The beauty and the beast

Pretty privilege pervades society


Olivia Short

In film and television, many people ignore red flags or villainy in characters because of their looks. The Sidekick executive editor-in-chief thinks that pretty privilege tends to cause lines to blur when viewing villains.

Angelina Liu, Executive Editor-in-Chief

One can argue that beauty is in the eye of the beholder, however it can be commonly agreed upon that there are certain traits that are deemed as attractive. Long eyelashes, good facial structure and clear skin appeal to the typical beauty standard. 

Protagonists in films and TV shows are often portrayed as beautiful, both in appearance and morals. The young, pale rosy-cheeked and raven-haired Snow White is pitted against the greedy, self-serving wicked Queen. 

Villains are easily categorized and are manipulative and violent. Notable individuals that immediately come to mind are Ursula from The Little Mermaid, the Joker from Batman and Freddy Krueger from A Nightmare on Elm Street. 

From Ursula’s evil smirk to the Joker’s unnerving smile and Krueger’s scarred appearance, it can be agreed that one aspect that aligns with all of these aforementioned individuals is that the ugliness that exists within them are represented in their physical appearance as well. This mixture of inner and outer undesirability finds one constantly rooting for the protagonists in the story. 

However, what happens to the public’s opinion when the villain is conventionally attractive? 

Take Tate Langdon from “American Horror Story” for example. Played by Evan Peters, Langdon is initially portrayed as a deeply troubled teenage boy. As the season progresses, his true intentions and evil actions are unraveled. From murdering his own father by setting him ablaze, shooting and killing five of his classmates in a school shooting, to raping his girlfriend’s mother, his list of wrongdoings is anything but short.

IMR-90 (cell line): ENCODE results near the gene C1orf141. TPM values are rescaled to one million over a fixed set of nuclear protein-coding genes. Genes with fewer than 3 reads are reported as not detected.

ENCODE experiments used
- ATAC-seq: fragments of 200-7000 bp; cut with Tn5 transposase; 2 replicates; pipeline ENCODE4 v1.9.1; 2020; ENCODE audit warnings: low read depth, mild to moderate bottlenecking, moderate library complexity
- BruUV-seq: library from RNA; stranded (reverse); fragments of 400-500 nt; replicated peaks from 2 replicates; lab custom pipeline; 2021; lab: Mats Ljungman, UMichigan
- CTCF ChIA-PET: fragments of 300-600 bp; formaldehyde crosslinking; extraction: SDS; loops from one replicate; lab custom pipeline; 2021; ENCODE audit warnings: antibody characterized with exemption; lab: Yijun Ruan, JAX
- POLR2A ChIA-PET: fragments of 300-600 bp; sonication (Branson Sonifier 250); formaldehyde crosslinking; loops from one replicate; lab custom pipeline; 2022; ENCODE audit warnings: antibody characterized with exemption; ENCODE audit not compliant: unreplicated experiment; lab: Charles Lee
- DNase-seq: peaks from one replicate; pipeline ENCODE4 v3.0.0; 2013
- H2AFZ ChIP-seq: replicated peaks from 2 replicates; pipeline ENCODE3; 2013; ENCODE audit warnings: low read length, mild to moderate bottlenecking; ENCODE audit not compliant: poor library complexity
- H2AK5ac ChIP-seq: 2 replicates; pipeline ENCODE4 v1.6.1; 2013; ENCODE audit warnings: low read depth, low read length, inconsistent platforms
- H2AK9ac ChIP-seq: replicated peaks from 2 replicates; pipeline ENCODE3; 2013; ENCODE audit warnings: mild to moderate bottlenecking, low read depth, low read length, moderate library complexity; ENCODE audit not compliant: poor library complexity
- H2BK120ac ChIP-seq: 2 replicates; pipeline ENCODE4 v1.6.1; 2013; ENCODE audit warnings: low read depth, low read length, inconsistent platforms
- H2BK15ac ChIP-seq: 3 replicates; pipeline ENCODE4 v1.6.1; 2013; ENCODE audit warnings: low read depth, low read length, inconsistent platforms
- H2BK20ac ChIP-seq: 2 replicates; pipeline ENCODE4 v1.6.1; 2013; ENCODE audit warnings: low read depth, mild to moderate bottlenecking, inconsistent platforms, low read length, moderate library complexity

However, instead of lifting up the protagonists of the story, many viewers of the show empathize with Langdon and attempt to defend his actions by citing outer influences. Scrolling through TikTok or YouTube, edits glorifying his character can be found with thousands of likes and comments. 

Many viewers saw similarities between the Brianna sweater sold by Brandy Melville and one that Langdon wears in scenes from the show. The sweater was sold out, with many fans dubbing it the Tate Langdon sweater. 

In the popular Netflix TV show, “Outer Banks,” one of the main antagonists is the erratic and unstable Rafe Cameron (Drew Starkey). His actions are violent and demeaning, never considering others’ emotions. He is willing to do anything to get his way, even killing an innocent police officer. 

However, viewers find Starkey’s portrayal physically attractive. Scenes of Cameron’s are taken and spliced into TikTok edits. Many viewers defend his merciless actions, citing them as a result of his upbringing and family life. 

Beauty Positive states, “The public likes him despite repulsive traits because he seems to be sincere, emotional and charming,”

Throughout the show, Cameron is anything but sincere. He lies, cheats and assaults his own family members and yet his actions are continuously defended. 

In both these examples, viewers are more likely to excuse the villain’s actions depending on how attractive they appear. Their nefarious acts and harm they cause to others is chalked up to their surroundings, whether that be within their upbringing or due to bullies in school or work. The blame is never quite placed on the character themselves. 

According to a study published by Nature Briefing,physical attractiveness facilitates empathic responses, observing a greater empathic response to pain in more attractive people, as compared to pain in less attractive people,” 

However, pretty privilege is not just an issue that exists within the fictional universes of films and television.

According to Brittanica, the Halo Effect is the tendency for physical attractiveness such as a symmetrical face to be associated with positive personality traits, although it may not be completely true. This in turn gives an advantage to those who are biologically blessed, due to the assumption of their ingenuity. 

When one is deemed physically unattractive, the same actions compared to an attractive person are reacted to differently. 

Instead of being described as weird, crazy or cringeworthy, a physically attractive person is eccentric, quirky or funny. 

Instead of excusing villains’ actions because of their physical attractiveness, see them for who they genuinely are. Although it is difficult and subconscious, seeing past physicalities and genuinely judging individuals based upon their personality is how to overcome the societal detriments of pretty privilege. 

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